Both the Northern Territory and the ACT have two Senators each, and the Coalition and the Labor Party always win those four seats.  Mind you, had Abbott still been leading, I’d have rated the Coalition’s ACT Senate seat as vulnerable, with the ACT considered less conservative than other parts of Australia, as well as less tolerant of Abbott.  But under Turnbull, the Coalition’s ACT seat looks safe.

The terms of state-based Senators end at every second election, with half of them facing voters on a rotating basis, hence the description of half-Senate elections.  Therefore the Senators who won seats at the last election, in 2013, won’t face the voters at the next election, due next year, but at the one after that, probably coming in 2019.  These Senators include the popular South Australian Independent Nick Xenophon, originally elected in 2007 before being elected again in 2013, so he’s not facing the voters next year.

The Senators who won seats at the 2010 election, the one prior to the last, will face the voters next year.  So we should note what happened with the Senate in 2010, specifically in the states.  The results back then show the Coalition now having little ground available to make up in the Senate.

The 2010 election saw mixed Senate results in the states, which have six seats each up for grabs at election time.  In Tasmania, Labor won three seats to the Coalition’s two, with the Greens winning one seat.  In Victoria, the Coalition and Labor won two seats apiece, with the Greens winning one seat, while another minor player, John Madigan, also won a seat.  In every other state, the Coalition won three seats to Labor’s two, with the Greens winning one seat.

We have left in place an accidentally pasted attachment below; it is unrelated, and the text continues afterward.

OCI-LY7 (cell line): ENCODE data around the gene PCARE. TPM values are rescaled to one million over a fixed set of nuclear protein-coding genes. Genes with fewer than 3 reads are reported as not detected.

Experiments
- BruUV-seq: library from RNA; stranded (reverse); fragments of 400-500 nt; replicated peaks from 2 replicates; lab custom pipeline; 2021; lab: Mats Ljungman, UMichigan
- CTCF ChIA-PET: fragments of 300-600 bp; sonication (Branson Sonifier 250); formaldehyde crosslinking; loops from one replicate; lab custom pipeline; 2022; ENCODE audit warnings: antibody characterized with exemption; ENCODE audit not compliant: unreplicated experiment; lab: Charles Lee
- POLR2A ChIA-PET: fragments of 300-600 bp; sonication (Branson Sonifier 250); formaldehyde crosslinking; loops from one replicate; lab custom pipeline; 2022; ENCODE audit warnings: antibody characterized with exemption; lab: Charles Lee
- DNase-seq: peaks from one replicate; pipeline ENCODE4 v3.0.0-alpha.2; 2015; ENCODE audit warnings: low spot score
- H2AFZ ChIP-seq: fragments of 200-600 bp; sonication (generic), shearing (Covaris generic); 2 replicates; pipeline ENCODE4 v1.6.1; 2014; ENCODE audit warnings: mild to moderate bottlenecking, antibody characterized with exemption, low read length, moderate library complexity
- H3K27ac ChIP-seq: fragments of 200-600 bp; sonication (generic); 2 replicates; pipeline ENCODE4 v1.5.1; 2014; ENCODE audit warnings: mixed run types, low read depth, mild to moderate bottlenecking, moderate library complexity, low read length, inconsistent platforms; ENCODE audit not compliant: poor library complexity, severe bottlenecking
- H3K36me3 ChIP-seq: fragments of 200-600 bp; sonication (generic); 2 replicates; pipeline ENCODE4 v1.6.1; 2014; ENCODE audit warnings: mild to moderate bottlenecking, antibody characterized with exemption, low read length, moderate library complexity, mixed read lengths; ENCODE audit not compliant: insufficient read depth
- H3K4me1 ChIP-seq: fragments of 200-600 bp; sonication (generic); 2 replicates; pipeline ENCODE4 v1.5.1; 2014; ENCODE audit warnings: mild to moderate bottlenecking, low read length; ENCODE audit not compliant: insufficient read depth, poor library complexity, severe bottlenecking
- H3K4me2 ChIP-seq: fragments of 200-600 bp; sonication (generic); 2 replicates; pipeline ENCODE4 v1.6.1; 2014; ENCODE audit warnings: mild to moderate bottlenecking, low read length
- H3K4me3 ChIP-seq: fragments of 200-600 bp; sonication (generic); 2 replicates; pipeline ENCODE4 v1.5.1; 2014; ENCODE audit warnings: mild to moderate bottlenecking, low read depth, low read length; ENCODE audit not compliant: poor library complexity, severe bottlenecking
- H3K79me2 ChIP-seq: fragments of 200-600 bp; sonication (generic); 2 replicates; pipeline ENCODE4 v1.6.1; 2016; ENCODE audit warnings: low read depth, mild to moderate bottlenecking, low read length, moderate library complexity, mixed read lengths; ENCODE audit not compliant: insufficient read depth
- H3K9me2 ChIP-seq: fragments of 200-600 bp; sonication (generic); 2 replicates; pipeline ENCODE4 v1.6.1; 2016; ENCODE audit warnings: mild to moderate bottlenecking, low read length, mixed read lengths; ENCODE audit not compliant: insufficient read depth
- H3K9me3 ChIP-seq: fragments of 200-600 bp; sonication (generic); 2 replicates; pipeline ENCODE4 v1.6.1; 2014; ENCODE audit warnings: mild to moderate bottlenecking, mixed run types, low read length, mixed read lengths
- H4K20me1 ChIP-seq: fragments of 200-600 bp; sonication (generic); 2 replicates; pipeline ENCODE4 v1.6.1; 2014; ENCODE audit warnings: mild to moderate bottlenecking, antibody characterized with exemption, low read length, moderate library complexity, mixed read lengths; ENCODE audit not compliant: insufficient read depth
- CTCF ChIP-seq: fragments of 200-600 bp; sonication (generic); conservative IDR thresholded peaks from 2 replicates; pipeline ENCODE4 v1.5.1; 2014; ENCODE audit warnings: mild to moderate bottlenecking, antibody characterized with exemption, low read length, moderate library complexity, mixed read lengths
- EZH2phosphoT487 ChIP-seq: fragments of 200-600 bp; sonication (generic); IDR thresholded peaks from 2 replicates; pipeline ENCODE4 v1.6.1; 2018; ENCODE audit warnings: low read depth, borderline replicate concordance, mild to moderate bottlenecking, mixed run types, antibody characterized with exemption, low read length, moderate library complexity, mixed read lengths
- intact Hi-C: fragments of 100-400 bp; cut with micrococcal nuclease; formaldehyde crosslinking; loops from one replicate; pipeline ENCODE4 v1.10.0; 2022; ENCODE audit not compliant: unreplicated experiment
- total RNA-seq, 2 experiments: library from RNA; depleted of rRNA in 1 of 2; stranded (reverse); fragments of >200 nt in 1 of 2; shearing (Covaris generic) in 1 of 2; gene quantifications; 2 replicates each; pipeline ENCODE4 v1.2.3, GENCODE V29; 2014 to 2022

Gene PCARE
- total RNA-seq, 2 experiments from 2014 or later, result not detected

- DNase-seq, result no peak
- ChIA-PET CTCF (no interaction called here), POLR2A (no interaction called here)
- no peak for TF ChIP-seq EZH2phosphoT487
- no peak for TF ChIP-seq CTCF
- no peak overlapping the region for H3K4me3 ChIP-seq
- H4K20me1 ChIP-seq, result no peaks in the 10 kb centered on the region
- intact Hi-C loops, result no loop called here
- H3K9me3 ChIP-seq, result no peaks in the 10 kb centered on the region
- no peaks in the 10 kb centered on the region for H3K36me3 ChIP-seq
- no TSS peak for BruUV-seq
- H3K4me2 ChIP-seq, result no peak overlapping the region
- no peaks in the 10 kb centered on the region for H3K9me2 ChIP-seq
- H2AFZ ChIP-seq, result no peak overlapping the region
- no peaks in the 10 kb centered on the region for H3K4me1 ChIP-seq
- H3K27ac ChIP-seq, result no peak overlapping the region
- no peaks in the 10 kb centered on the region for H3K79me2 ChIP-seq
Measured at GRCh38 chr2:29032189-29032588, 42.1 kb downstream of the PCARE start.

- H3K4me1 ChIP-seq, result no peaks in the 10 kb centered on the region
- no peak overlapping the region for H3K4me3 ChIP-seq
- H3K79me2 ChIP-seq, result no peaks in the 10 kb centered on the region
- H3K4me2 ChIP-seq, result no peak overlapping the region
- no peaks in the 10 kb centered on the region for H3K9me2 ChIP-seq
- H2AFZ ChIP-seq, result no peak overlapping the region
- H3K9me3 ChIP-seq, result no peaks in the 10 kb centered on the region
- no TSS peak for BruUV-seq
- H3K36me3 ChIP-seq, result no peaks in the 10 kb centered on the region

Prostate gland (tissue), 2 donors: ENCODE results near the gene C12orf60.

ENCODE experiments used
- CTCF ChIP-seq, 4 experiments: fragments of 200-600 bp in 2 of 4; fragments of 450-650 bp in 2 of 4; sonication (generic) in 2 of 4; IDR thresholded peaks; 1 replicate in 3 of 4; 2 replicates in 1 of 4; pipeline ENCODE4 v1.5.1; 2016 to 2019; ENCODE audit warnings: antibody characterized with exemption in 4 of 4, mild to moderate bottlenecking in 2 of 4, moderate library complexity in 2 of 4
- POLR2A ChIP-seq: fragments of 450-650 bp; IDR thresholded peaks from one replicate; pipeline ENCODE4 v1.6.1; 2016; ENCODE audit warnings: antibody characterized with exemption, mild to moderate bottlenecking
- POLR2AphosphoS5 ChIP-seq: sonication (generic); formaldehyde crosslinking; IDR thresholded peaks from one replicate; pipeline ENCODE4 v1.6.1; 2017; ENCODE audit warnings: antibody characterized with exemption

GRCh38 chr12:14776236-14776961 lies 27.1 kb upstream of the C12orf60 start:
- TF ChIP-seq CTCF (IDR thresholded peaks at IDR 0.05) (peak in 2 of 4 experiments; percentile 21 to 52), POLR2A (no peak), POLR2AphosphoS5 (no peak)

Usually the Coalition and Labor together win five out of six available Senate seats in each state, with minor players often winning the sixth seat.  The stronger of the major parties will likely win three seats in those circumstances, though this varies from election to election and from state to state.

As such, the Coalition can’t increase its Senate numbers by much at the next election.  It’s defending three Senate seats apiece in four states, and it can only improve its numbers by one in both Victoria and Tasmania, where it won only two seats apiece.  I tip the Coalition to pick up those extra seats in those two states, but it won’t get a vote strong enough in any state to win a fourth seat, notwithstanding Turnbull’s popularity.

The Coalition will probably gain its third Victorian seat at the expense of Madigan, who snuck into the Senate on preferences in 2010.  Its third Tasmanian seat will probably come at the expense of Labor, which won three Tasmanian seats in 2010 but is now on the nose with voters.  But this would still leave the Coalition, assuming that it wins the election overall and three Senate seats in every state, needing maybe four crossbench Senate votes to pass legislation.

Turnbull’s rise has left Labor in such bad shape that it’ll probably lose ground in the Senate.  But Labor might only lose one seat in Tasmania, as it won two seats in every other state and isn’t likely to improve or worsen.

The Greens will hold most of their seats, as their vote remains quite strong across the country.  I rate them vulnerable in Queensland, where their vote seem less as in other states, but they may hold, as the major parties together hold five seats there already and no other minor players look that appealing.

Delicate Senate negotiations, with the kind of people once described by one of Turnbull’s predecessors as “unrepresentative swill”, look like continuing beyond the next election.  The rise of Turnbull as Prime Minister hasn’t made this possibility less likely as such.